Yet after years with the boyf, I don’t go around acting like a long term relationship is a badge of honour or something like levelling up in an MMORPG game like World Of Warcraft. Simply put I’m extremely lucky to be with someone who loves me as much as I love him. I know, hard to believe huh. It can feel like I’m an alien or an anomaly when I tell people I have just met about the length of my relationship. I see their eyes widen, the look of amazement as though I have told them that my penis is 15 inches long and shoots rainbow-coloured cum. Is it because Gay men in long-term relationships are viewed as something that happens decades after the heady party-fuelled 20’s are over? Are we meant to party our youth away then couple once we turn 40? At times, I have hesitated informing people of the length of my relationship mainly because I don’t want to go through this whole rigmarole of a scenario. Of course however, many if not most people are genuinely impressed and happy for us, and we unintentionally can come across as the LTR Gay Poster Couple.

We have our ups and downs just like anyone else. We fight and carry on like everyone else. Ie the Great Ham Fight of ’15. The difference is that we both want to work at any problems we have with each other, as I know it’s worth sticking together for. All in all, my life with my boyfriend is all the richer for it. We make our own rules, we defy any sort of compartmentalising of life and relationship status. To those who look down on LGBTIQ couples, I can only say that it saddens me, as my life is just as vibrant and the equal to that of the next guy.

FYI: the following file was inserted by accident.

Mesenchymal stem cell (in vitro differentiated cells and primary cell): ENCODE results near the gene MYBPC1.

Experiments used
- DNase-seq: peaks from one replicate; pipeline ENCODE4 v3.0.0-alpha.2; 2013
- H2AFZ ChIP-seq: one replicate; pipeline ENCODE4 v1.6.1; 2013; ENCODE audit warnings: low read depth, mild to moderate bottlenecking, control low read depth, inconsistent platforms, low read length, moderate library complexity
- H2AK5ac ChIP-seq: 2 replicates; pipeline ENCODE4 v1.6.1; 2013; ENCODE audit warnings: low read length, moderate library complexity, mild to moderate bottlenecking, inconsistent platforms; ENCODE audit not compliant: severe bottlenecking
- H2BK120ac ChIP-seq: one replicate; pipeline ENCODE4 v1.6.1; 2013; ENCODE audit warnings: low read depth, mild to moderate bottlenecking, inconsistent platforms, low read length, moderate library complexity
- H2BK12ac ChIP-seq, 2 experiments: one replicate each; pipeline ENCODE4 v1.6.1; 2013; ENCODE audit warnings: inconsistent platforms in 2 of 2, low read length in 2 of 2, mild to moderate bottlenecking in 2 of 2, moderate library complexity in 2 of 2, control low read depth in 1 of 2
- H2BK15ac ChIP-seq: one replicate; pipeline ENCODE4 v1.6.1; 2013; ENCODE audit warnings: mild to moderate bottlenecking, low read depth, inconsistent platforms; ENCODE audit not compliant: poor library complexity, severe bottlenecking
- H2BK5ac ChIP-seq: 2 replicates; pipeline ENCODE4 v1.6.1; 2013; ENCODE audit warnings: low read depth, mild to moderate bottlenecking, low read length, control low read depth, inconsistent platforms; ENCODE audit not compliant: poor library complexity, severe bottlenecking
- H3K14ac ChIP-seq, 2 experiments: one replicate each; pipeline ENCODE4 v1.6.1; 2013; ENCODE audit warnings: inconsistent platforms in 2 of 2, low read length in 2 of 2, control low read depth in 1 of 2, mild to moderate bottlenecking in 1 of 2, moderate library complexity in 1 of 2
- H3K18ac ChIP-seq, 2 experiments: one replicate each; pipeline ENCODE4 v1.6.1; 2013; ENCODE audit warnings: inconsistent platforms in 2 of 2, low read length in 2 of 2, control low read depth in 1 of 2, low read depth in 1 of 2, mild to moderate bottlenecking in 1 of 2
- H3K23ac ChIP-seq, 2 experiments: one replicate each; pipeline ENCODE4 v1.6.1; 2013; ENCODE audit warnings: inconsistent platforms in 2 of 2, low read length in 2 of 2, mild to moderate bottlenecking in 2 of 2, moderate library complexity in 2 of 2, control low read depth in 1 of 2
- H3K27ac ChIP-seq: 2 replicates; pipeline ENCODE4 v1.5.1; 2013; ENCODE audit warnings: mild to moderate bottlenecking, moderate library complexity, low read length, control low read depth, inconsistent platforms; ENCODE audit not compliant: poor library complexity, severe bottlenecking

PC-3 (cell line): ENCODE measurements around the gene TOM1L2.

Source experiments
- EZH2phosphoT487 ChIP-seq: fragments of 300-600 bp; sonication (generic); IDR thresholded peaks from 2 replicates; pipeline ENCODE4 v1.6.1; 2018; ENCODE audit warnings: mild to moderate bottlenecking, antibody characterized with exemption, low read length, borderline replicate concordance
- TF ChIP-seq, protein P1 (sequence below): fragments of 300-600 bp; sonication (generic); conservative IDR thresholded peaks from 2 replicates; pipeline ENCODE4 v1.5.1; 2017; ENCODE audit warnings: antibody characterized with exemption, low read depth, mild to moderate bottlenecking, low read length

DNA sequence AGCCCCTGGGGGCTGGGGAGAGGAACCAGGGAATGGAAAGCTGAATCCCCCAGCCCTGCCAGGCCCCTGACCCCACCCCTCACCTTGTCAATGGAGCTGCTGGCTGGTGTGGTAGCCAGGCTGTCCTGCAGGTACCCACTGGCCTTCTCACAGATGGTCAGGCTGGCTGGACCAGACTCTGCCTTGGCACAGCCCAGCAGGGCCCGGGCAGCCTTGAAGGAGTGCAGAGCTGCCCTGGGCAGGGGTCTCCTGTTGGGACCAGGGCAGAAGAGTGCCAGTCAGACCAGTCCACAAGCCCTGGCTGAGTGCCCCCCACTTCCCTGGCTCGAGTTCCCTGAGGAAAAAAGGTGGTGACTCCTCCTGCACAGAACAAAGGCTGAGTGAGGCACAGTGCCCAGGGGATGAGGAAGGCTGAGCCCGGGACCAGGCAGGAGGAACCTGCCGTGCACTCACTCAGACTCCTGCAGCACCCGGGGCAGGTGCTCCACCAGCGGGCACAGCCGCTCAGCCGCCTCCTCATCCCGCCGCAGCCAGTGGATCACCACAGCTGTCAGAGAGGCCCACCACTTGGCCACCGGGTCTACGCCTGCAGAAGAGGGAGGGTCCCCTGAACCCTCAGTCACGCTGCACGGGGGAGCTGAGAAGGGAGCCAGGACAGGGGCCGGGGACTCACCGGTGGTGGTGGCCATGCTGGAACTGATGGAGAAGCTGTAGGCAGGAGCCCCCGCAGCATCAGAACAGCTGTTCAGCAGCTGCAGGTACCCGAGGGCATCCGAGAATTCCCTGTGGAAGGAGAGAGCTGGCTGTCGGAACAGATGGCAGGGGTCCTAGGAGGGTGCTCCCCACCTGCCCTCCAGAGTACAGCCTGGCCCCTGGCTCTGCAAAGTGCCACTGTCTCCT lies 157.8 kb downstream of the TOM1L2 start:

Standard
2016, Gay, Gayblog, Life, Opinion, Thoughts, Uncategorized

Hetero-Normativity In Gay Relationships.

The other week I had a fight with my boyfriend of almost 7 years about ham. Ham. I went to the shop armed with a list of items to get for dinner as provided by my culinary genius husband-man, one of the items listed being simply ‘ham’. So I picked up some sliced ham at the shop and returned home, little to know what a giant shit-storm was about to take place once I got back.

To cut a rather long and incredibly dull story short involving accusations of idiocy, lack of intelligence and logic, I came home with the wrong ham. The boyfriend blew up at me, I blew up at him, and once the initial wave of hot-blooded Italian tempers gave way and reason returned, we realised we were fighting about HAM.

This is a relatively normal occurrence for us. The bi and sometimes tri-monthly fights about things which are so inane and rudimentary yet at the time seem monumental and colossal in importance for us are a fixture in our otherwise serene 6 and a half year-long relationship. The both of us share very similar upbringings, including Italian backgrounds, which means, aside from consuming way too much pasta and carbs in general, we like to lose our tempers and proclaim vendettas against eachother quite easily and quickly, leaving logic and reason far, far behind. Knives and any sharp objects in general should be well hidden and secure. In short, we’re honouring the time-old Italian tradition of Vendetta, but without all the dueling and bloodshed. We both feel however that it’s better getting the crazy out and yelling at each other than bottling it up and creating yet more fun neuroses for us to enjoy.Again this is because of our similar upbringings, where emotion and passion go hand in hand.